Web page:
Italy marked a national day of mourning Monday for six soldiers killed in a suicide bombing in Afghanistan last week. The deaths were Italy's biggest single loss in the war and have stoked a debate on the future of Italy's participation in the multinational force in Afghanistan.
The soldiers' deaths have unleashed an outpouring of emotion in a country where the Afghan mission is increasingly unpopular.
A poll taken before the attack showed 55 percent of Italians oppose the deployment.
After the bombing, Umberto Bossi, leader of the Northern League, which is arguably the most influential member of the ruling coalition — called for a speedy pullout.
"The problem is that it seems impossible to export democracy. I hope that our boys will be home by Christmas," Bossi said, according to the ANSA news agency.
Italian Prime Minister Silvio Berlusconi said Italy will not unilaterally withdraw its 3,000 troops. But he suggested a change in allied strategy.
"It's now time to meet with our allies to draft a transition strategy and a program that would help the Karzai government to gradually take responsibility for the country's security and allow the allies to reduce their troop numbers in Afghanistan," Berlusconi said in televised comments Thursday, after the deaths.
Mourners gathered at Rome's Basilica of St. Paul Outside the Walls on Monday. Many waved the green, white and red Italian flag as fellow soldiers carried the coffins into the church.
An unidentified man briefly disturbed the ceremony when he rushed to the altar, grabbed the microphone and chanted, "Peace now."
Government and parliamentary deputies, members of the armed forces and leaders of all the major political parties were on hand for the state funeral.
Under both the current center-right government and preceding center-left coalition, the Italian public has been told that Italian troops went to Afghanistan in 2002 not to fight a war, but on a peacekeeping mission.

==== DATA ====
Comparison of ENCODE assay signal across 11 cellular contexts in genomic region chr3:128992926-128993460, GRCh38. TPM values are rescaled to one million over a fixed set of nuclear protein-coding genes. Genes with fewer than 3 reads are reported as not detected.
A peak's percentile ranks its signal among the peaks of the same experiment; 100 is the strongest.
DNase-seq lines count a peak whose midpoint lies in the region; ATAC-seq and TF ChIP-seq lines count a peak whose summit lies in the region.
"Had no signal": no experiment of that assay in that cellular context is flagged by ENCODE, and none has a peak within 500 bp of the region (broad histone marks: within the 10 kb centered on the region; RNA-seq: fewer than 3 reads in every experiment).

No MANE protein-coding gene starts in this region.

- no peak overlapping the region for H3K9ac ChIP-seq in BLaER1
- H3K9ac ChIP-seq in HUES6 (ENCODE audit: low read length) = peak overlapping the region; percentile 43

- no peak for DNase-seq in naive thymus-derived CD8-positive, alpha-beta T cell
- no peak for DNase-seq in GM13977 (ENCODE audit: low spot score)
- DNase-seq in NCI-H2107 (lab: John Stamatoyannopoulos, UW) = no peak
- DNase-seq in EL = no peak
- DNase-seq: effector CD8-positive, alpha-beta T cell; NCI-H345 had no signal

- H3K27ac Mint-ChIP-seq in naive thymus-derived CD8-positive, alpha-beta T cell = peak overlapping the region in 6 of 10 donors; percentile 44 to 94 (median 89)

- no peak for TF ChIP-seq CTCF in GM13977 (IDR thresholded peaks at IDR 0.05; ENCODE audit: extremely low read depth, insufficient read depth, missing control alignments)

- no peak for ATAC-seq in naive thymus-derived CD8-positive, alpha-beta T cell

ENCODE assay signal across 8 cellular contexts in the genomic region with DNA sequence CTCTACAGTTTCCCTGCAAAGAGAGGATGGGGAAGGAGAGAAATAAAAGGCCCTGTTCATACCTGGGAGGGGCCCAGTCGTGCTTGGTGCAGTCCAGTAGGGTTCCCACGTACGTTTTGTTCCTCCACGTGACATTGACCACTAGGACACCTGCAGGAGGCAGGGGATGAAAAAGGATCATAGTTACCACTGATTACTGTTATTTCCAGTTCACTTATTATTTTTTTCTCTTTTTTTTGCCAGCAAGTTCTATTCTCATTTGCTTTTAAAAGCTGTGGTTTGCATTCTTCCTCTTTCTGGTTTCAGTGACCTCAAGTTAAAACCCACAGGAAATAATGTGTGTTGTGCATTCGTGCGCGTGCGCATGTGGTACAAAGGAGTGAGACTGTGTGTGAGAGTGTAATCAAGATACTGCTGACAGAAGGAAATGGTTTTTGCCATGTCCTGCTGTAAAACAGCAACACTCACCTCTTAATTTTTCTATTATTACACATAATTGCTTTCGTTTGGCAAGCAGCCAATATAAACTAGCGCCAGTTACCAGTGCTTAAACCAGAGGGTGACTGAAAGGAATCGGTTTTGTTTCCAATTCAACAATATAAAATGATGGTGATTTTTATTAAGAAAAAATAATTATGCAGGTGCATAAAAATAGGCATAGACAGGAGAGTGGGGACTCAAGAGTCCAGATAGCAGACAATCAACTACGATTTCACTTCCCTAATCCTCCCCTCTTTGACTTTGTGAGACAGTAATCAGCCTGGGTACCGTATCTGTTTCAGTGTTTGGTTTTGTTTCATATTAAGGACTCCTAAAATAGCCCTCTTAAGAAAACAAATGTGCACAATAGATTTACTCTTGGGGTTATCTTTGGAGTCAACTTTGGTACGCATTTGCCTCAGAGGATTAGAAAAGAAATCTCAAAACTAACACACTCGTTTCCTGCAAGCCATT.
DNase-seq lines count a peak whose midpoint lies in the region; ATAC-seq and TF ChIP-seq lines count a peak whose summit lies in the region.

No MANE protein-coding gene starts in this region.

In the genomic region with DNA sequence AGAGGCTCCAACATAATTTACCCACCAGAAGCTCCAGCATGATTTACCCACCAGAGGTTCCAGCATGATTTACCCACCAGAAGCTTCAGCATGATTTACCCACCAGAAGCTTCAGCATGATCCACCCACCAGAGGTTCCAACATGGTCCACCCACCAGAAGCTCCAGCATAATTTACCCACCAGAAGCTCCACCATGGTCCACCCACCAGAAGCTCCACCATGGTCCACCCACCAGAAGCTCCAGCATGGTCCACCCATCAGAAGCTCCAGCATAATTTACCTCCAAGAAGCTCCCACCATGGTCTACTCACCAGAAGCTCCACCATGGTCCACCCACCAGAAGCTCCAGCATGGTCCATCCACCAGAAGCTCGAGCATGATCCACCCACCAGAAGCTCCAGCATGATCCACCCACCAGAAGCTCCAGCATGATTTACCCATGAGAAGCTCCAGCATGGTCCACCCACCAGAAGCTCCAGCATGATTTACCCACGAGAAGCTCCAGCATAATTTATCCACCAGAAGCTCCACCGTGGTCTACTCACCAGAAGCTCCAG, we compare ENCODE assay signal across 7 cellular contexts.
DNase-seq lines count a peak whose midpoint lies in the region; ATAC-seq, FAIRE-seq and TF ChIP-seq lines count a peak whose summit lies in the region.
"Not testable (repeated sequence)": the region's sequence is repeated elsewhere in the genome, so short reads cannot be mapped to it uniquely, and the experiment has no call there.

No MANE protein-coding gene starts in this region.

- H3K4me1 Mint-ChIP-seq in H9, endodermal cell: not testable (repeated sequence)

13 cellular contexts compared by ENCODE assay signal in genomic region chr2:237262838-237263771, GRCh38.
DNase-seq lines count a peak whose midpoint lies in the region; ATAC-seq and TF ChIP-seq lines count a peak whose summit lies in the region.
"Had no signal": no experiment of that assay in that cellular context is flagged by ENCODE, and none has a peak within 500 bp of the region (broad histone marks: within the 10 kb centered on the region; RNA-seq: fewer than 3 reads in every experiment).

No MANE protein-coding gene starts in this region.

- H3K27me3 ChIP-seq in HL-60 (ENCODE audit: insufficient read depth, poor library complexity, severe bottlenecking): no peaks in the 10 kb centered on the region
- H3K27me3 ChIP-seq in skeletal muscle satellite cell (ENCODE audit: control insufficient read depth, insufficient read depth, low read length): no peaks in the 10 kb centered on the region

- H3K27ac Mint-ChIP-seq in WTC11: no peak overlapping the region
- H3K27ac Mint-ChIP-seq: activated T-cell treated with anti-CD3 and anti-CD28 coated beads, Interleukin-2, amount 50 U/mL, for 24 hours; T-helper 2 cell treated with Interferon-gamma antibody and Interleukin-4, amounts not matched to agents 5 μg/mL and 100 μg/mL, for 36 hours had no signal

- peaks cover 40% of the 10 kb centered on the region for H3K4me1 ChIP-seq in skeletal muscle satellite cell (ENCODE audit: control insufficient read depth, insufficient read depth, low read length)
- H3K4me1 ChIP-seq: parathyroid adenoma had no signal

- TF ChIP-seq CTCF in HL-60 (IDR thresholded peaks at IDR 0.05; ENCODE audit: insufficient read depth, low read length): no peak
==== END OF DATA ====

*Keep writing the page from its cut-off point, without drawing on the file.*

The ambiguity has haunted the country since then, says Roberto Menotti, a senior research fellow at the Aspen Institute Italy.
"No government here has been ready and able to clearly explain this gray area between peacekeeping, peace enforcement and combat operations. This has always been left ambiguous deliberately. I personally believe it has been a very dangerous decision from the beginning to leave it so vague," Menotti says.
Italy is not alone in wondering about its future in Afghanistan. There is similar debate in Germany, which has more than 4,200 troops deployed. The mission became even more unpopular after a German-ordered airstrike earlier this month in the northern province of Kunduz, in which civilians appear to have died.
But, Menotti says, Germany is also not planning a unilateral pullout.
"The idea there, just like in Italy, is it is a coalition mission. If it changes, it changes because there is a coordinated decision to change the policy, the strategy. The idea is no one right now intends to leave right away, intends to go it alone," he says.
Under their respective constitutions, the mandates of both the Italians and Germans in Afghanistan stipulate that soldiers can open fire only when under attack, as compared to the proactive strategy of British and American soldiers.
Menotti says there is no likelihood Germany and Italy will increase their deployment. But he says the latest deaths on the Afghan battlefield might help convince European public opinion that serious combat operations are part and parcel of a peacekeeping operation.
"With Europeans, the key will be to make sure that they remain involved in the most dangerous elements of the mission, not so much that they provide more troops," he says.